VOL. 126 | NO. 71 | Tuesday, April 12, 2011
ANDREW C. PHILLIPS
Every commercial real estate submarket in the Memphis area has seen its share of foreclosures – even those with the strongest demographics and continued expansion and development. The assumption might be that foreclosures are occurring in lower income areas where crime and poverty have played a role in a property’s decline. But, in fact, foreclosures have occurred across all submarkets.
While there have been cases of owner-occupied property foreclosures, it is more typical that investors are bearing the brunt as the cost of maintaining properties continues regardless of whether tenants are there or are paying their rent. Unfortunately, real estate owners bought into the idea that values and lease rates would continue to compound at 2 percent forever and made little or no effort to shelter themselves for the rainy days that would ultimately follow.
Instead, as values declined, many owners became too overleveraged to adjust to current market conditions. As a result, these troubled owners have had difficulty attracting new tenants, as capital reserves that would have been designated for tenant improvements and incentives have had to be used to service their debt. It becomes a vicious cycle: landlords cannot make deals if their building is in default or heading in that direction, and they cannot service the debt without tenants.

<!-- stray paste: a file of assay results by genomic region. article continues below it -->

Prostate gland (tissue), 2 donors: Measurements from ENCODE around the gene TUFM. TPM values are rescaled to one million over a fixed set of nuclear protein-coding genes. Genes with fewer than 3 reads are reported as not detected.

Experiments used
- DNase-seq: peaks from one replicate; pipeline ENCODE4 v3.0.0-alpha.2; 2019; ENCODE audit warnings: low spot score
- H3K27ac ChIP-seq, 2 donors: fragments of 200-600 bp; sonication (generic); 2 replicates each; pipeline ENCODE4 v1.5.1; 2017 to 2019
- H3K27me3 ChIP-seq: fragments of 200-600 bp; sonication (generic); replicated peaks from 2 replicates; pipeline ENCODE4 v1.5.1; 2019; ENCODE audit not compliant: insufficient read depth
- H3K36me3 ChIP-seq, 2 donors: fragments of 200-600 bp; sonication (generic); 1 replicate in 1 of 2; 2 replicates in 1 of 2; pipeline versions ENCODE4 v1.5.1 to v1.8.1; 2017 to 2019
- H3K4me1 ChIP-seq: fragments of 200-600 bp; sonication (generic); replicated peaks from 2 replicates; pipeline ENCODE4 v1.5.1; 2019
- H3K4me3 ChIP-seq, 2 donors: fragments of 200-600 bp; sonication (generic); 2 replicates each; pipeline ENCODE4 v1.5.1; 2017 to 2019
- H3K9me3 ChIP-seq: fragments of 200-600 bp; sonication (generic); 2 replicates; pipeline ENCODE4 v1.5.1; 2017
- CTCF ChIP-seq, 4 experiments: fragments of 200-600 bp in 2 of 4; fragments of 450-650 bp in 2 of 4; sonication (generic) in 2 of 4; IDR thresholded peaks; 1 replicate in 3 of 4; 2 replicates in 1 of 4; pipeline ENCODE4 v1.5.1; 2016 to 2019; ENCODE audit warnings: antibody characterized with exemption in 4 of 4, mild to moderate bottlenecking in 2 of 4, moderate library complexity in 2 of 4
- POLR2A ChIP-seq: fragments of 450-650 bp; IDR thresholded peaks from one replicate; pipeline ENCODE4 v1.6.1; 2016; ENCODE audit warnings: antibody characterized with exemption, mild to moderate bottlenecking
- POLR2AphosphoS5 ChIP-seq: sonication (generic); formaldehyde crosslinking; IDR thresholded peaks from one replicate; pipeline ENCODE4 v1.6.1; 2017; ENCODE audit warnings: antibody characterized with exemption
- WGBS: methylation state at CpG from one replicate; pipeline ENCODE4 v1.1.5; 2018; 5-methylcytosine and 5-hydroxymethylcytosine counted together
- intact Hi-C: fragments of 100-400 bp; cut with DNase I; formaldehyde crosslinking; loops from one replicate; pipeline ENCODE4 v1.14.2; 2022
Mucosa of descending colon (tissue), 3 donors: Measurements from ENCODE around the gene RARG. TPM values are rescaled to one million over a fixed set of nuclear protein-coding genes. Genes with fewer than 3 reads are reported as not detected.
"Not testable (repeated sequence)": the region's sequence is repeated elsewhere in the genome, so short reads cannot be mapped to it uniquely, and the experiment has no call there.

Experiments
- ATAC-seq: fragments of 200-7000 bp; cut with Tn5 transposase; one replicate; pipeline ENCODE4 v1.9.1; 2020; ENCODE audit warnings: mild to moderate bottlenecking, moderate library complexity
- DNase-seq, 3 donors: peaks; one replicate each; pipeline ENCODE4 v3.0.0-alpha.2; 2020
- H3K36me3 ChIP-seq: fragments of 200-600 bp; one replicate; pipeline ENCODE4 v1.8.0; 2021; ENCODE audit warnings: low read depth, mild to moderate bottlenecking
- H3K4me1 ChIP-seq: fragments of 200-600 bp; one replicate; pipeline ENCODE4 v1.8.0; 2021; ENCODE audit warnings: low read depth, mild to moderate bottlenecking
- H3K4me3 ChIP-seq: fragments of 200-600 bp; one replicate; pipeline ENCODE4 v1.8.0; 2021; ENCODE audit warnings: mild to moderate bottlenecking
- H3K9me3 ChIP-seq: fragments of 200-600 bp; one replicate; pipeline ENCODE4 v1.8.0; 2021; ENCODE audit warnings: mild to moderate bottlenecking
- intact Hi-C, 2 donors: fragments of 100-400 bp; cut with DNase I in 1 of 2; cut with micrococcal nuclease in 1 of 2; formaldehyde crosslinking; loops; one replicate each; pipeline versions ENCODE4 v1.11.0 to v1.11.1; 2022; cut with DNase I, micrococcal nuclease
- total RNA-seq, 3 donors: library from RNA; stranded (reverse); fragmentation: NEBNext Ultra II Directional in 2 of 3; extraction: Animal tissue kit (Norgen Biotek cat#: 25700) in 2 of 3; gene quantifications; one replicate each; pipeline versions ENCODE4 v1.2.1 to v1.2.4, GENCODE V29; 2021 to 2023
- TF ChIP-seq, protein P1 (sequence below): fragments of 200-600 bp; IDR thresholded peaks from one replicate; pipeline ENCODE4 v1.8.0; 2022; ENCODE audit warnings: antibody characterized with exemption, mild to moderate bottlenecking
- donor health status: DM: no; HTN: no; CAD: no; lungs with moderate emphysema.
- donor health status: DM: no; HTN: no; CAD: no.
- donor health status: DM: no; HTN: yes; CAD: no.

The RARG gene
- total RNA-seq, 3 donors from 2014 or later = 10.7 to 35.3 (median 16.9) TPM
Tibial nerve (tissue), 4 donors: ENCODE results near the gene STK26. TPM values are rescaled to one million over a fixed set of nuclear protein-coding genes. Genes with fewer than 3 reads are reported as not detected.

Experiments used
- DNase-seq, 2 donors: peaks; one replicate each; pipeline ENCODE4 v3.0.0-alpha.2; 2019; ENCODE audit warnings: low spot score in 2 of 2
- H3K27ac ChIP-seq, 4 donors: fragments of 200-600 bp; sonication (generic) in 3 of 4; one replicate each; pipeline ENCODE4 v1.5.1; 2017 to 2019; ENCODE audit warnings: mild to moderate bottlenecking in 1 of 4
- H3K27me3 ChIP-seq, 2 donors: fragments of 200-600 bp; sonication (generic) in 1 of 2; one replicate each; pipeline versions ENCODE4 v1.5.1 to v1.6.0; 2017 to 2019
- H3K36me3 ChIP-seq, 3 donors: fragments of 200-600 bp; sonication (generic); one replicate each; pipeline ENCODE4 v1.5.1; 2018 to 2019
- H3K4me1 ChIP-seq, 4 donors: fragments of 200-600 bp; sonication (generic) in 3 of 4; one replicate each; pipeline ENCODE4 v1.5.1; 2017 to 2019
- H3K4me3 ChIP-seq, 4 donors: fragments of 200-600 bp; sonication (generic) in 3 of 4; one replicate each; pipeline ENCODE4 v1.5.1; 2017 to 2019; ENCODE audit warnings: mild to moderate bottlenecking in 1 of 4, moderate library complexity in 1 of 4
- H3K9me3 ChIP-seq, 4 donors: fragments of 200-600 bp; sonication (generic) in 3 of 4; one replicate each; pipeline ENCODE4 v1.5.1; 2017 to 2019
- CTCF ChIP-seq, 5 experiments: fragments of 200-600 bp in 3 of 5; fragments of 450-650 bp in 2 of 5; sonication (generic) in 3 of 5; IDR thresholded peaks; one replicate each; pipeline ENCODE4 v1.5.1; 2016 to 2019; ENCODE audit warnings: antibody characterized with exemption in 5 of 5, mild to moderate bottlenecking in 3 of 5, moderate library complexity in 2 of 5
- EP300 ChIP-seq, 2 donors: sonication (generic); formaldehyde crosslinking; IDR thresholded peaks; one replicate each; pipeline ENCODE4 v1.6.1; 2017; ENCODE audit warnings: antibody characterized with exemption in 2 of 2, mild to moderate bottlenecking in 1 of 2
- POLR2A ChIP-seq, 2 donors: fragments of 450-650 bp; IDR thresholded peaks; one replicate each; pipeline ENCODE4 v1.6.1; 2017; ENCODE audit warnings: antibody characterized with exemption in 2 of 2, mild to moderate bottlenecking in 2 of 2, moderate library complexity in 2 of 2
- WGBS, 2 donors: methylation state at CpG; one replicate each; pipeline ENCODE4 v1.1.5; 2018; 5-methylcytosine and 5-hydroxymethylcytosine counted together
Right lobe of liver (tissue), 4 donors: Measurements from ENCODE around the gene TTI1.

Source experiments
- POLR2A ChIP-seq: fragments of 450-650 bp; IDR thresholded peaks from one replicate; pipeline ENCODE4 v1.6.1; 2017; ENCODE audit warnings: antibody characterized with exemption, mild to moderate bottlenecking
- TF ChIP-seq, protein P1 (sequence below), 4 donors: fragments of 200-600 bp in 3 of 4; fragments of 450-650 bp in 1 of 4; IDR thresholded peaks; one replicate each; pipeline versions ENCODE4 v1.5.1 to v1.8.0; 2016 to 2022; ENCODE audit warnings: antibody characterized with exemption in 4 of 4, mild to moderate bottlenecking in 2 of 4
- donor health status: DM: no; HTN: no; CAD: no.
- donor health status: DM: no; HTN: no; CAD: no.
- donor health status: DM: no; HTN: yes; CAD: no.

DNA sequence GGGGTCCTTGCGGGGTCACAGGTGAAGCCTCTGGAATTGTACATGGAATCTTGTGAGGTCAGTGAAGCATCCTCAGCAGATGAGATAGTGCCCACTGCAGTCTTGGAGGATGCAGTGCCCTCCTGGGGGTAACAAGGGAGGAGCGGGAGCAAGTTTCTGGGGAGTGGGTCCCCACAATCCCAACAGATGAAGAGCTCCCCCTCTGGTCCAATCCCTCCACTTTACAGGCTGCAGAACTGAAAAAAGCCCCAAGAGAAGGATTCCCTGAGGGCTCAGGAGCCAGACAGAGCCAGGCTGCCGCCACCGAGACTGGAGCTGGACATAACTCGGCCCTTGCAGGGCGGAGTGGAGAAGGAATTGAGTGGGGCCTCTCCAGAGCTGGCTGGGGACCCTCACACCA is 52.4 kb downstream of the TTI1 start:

Foreclosure is never a situation we want to hear about because it means someone has lost ownership in a property. But with a considerable drop in market prices occurring as a result of the recent recession, opportunities to revive these distressed properties have begun to arise. New investors are putting capital into these properties and reviving projects that had been languishing. Recently, for example, one of our bank clients foreclosed on a car dealership where grass grew high through the pavement and trash blew across the abandoned lot. The bank was able to adjust their pricing to the market to allow a user to purchase the property and make improvements that benefit not only the buyer, but also the surrounding businesses.
The trend of owner-occupied deals is something we’re seeing more of these days. While real estate investors continue to have challenges accessing capital to purchase real estate, owners who plan to occupy a portion of the space are able to find funding more easily through programs like the SBA 504, which specifically targets owner-occupied properties.
Marty Ferguson, vice president of small business lending with Magna Bank, says they have seen a major increase in people taking advantage of the SBA 504 program over the last year because it provides a way for owners to get longer-term financing without having to put up as much capital as they would with a traditional bank loan. Additionally, there is a new stimulus-related SBA 504 program that provides an opportunity to refinance owner-occupied property loans maturing through 2012.
We see a tremendous opportunity for business owners to become the new investors in the market by purchasing instead of leasing. Prices are favorable, financing is available, and it’s a new day in the commercial real estate market.
Andrew Phillips is manager of the Colliers Memphis asset resolution team representing private and institutional clients.